Dynamics of labile and recalcitrant soil carbon pools in a sorghum free-air CO2 enrichment (FACE) agroecosystem

L. Cheng, S. W. Leavitt, B. A. Kimball, P. J. Pinter, M. J. Ottman, A. Matthias, G. W. Wall, T. Brooks, D. G. Williams, T. L. Thompson

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Abstract

Experimentation with dynamics of soil carbon pools as affected by elevated CO2 can better define the ability of terrestrial ecosystems to sequester global carbon. In the present study, 6 N HCl hydrolysis and stable-carbon isotopic analysis (δ13C) were used to investigate labile and recalcitrant soil carbon pools and the translocation among these pools of sorghum residues isotopically labeled in the 1998-1999 Arizona Maricopa free air CO2 enrichment (FACE) experiment, in which elevated CO2 (FACE: 560 μmol mol-1) and ambient CO2 (Control: 360 μmol mol-1) interact with water-adequate (wet) and water-deficient (dry) treatments. We found that on average 53% of the final soil organic carbon (SOC) in the FACE plot was in the recalcitrant carbon pool and 47% in the labile pool, whereas in the Control plot 46% and 54% of carbon were in recalcitrant and labile pools, respectively, indicating that elevated CO2 transferred more SOC into the slow-decay carbon pool. Also, isotopic mixing models revealed that increased new sorghum residue input to the recalcitrant pool mainly accounts for this change, especially for the upper soil horizon (0-30 cm) where new carbon in recalcitrant soil pools of FACE wet and dry treatments was 1.7 and 2.8 times as large as that in respective Control recalcitrant pools. Similarly, old C in the recalcitrant pool under elevated CO2 was higher than that under ambient CO2, indicating that elevated CO2 reduces the decay of the old C in recalcitrant pool. Mean residence time (MRT) of bulk soil carbon at the depth of 0-30 cm was significantly longer in FACE plot than Control plot by the averages of 12 and 13 yr under the dry and wet conditions, respectively. The MRT was positively correlated to the ratio of carbon content in the recalcitrant pool to total SOC and negatively correlated to the ratio of carbon content in the labile pool to total SOC. Influence of water alone on the bulk SOC or the labile and recalcitrant pools was not significant. However, water stress interacting with CO2 enhanced the shift of the carbon from labile pool to recalcitrant pool. Our results imply that terrestrial agroecosystems may play a critical role in sequestrating atmospheric CO2 and mitigating harmful CO2 under future atmospheric conditions.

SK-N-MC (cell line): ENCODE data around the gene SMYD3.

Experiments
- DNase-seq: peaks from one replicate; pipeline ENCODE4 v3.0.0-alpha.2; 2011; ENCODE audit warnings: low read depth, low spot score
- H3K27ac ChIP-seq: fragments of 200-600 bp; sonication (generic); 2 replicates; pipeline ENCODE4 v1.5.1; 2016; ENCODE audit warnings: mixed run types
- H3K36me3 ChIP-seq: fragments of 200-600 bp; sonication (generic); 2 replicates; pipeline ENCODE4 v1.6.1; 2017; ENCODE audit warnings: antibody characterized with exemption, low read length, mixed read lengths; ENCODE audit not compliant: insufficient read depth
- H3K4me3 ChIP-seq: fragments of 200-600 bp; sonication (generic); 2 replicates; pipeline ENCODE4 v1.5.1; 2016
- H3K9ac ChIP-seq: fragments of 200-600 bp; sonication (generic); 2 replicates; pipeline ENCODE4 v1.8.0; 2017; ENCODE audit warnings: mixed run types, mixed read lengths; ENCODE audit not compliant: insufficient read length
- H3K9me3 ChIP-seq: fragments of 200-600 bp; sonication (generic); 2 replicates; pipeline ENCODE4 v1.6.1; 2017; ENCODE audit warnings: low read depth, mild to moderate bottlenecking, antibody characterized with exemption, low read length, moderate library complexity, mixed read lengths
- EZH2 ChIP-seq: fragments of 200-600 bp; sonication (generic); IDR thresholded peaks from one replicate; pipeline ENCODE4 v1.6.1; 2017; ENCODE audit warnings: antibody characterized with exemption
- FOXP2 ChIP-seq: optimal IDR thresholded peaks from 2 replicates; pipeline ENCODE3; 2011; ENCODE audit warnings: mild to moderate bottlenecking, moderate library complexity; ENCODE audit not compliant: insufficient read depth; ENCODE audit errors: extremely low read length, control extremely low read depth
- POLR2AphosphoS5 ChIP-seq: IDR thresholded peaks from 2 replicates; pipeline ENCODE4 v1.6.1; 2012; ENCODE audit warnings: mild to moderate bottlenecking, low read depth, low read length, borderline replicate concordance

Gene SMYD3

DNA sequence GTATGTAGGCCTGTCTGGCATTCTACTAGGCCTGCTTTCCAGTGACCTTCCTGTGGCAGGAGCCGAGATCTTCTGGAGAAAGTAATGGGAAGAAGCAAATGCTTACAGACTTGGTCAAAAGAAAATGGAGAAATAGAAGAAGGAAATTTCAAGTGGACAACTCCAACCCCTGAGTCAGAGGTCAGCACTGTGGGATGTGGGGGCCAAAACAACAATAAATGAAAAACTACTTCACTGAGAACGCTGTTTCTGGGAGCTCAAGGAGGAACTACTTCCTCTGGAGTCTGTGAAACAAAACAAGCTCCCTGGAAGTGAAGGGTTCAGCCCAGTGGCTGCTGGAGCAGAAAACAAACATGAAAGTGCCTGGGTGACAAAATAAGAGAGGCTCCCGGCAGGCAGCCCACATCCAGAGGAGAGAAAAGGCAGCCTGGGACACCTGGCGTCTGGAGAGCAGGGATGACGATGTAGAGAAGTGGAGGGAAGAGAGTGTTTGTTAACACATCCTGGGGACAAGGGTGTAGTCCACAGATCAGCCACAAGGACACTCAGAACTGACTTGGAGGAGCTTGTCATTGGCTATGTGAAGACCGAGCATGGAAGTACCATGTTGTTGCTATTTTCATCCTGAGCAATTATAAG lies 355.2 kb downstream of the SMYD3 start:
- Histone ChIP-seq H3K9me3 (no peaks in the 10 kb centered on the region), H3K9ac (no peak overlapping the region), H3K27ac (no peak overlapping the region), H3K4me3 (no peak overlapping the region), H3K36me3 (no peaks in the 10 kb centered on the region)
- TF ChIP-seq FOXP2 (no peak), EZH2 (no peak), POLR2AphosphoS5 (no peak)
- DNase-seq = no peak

Original languageEnglish (US)
Pages (from-to)2250-2263
Number of pages14
JournalSoil Biology and Biochemistry
Volume39
Issue number9
DOIs
StatePublished - Sep 1 2007

Keywords

  • Elevated CO
  • Mean residence time
  • SOC dynamics
  • Soil recalcitrant and labile carbon pools
  • Sorghum FACE
  • δC

ASJC Scopus subject areas

  • Microbiology
  • Soil Science

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    Cheng, L., Leavitt, S. W., Kimball, B. A., Pinter, P. J., Ottman, M. J., Matthias, A., Wall, G. W., Brooks, T., Williams, D. G., & Thompson, T. L. (2007). Dynamics of labile and recalcitrant soil carbon pools in a sorghum free-air CO2 enrichment (FACE) agroecosystem. Soil Biology and Biochemistry, 39(9), 2250-2263. https://doi.org/10.1016/j.soilbio.2007.03.031